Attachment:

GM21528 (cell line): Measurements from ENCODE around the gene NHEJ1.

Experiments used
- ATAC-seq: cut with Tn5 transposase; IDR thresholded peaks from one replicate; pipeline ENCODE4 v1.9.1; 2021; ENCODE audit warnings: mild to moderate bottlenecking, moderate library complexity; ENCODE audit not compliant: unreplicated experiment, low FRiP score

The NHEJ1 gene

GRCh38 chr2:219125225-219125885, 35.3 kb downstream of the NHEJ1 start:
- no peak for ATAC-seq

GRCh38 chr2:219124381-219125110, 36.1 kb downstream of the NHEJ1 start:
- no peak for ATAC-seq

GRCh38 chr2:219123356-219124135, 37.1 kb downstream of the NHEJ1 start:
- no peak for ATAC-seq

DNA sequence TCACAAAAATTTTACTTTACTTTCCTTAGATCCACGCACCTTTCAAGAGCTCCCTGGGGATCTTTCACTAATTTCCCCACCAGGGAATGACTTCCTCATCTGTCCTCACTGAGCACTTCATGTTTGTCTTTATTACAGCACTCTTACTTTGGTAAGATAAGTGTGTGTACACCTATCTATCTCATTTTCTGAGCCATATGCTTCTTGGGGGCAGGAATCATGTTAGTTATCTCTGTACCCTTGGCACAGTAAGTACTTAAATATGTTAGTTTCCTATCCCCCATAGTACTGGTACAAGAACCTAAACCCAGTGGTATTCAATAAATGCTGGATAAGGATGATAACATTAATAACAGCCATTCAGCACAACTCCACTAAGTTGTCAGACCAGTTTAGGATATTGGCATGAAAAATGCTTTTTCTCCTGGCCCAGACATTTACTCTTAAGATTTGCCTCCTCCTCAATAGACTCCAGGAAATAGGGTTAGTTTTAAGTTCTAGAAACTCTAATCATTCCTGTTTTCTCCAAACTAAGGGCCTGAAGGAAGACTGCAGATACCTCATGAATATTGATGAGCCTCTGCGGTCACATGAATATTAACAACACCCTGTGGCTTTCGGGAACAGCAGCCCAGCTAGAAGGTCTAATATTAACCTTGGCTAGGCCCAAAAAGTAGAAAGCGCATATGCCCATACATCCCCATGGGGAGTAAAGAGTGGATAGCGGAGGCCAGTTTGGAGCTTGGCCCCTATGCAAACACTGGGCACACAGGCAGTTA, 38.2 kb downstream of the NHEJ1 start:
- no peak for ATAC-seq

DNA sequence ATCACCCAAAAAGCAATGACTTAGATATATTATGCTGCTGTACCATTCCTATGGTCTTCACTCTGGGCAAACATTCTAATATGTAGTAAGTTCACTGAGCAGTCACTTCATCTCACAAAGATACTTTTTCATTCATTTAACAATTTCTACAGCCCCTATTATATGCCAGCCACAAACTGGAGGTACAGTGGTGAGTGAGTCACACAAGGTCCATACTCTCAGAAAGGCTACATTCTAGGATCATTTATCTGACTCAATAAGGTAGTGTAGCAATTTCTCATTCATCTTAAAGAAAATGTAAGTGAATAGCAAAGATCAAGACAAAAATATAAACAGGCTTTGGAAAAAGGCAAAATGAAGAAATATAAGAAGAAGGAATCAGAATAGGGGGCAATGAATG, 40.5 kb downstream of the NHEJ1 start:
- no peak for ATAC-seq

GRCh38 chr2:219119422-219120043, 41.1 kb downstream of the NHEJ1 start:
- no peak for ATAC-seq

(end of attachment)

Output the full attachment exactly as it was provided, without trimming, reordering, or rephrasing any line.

GM21528 (cell line): Measurements from ENCODE around the gene NHEJ1.

Experiments used
- ATAC-seq: cut with Tn5 transposase; IDR thresholded peaks from one replicate; pipeline ENCODE4 v1.9.1; 2021; ENCODE audit warnings: mild to moderate bottlenecking, moderate library complexity; ENCODE audit not compliant: unreplicated experiment, low FRiP score

The NHEJ1 gene

GRCh38 chr2:219125225-219125885, 35.3 kb downstream of the NHEJ1 start:
- no peak for ATAC-seq

GRCh38 chr2:219124381-219125110, 36.1 kb downstream of the NHEJ1 start:
- no peak for ATAC-seq

GRCh38 chr2:219123356-219124135, 37.1 kb downstream of the NHEJ1 start:
- no peak for ATAC-seq

DNA sequence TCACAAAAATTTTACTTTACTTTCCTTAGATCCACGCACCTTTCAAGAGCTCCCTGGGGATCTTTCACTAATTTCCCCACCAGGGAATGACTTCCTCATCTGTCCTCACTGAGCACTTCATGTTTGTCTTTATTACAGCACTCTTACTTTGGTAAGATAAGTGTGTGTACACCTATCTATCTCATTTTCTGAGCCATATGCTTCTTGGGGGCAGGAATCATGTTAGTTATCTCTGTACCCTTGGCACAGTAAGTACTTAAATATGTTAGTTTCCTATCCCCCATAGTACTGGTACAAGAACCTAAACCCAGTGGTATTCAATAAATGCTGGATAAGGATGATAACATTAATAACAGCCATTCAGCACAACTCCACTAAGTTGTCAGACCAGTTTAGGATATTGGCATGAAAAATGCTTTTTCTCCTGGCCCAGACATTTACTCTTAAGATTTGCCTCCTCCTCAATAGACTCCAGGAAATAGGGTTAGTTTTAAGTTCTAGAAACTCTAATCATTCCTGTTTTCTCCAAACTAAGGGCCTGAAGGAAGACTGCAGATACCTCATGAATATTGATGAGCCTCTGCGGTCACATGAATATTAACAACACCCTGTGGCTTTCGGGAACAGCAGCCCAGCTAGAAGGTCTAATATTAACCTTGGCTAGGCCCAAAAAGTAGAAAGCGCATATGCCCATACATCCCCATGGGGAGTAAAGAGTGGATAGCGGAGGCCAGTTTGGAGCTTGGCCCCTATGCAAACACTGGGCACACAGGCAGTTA, 38.2 kb downstream of the NHEJ1 start:
- no peak for ATAC-seq

DNA sequence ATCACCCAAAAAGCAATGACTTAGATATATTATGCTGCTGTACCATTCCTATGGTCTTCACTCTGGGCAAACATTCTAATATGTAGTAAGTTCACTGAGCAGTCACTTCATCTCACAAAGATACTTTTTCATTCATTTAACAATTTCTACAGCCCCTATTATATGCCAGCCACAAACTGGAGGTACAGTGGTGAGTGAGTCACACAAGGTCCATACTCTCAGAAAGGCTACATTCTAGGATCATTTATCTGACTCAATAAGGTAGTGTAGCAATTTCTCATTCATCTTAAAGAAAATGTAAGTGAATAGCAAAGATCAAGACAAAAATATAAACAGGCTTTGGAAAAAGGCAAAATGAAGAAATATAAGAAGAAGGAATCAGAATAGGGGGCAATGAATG, 40.5 kb downstream of the NHEJ1 start:
- no peak for ATAC-seq

GRCh38 chr2:219119422-219120043, 41.1 kb downstream of the NHEJ1 start:
- no peak for ATAC-seq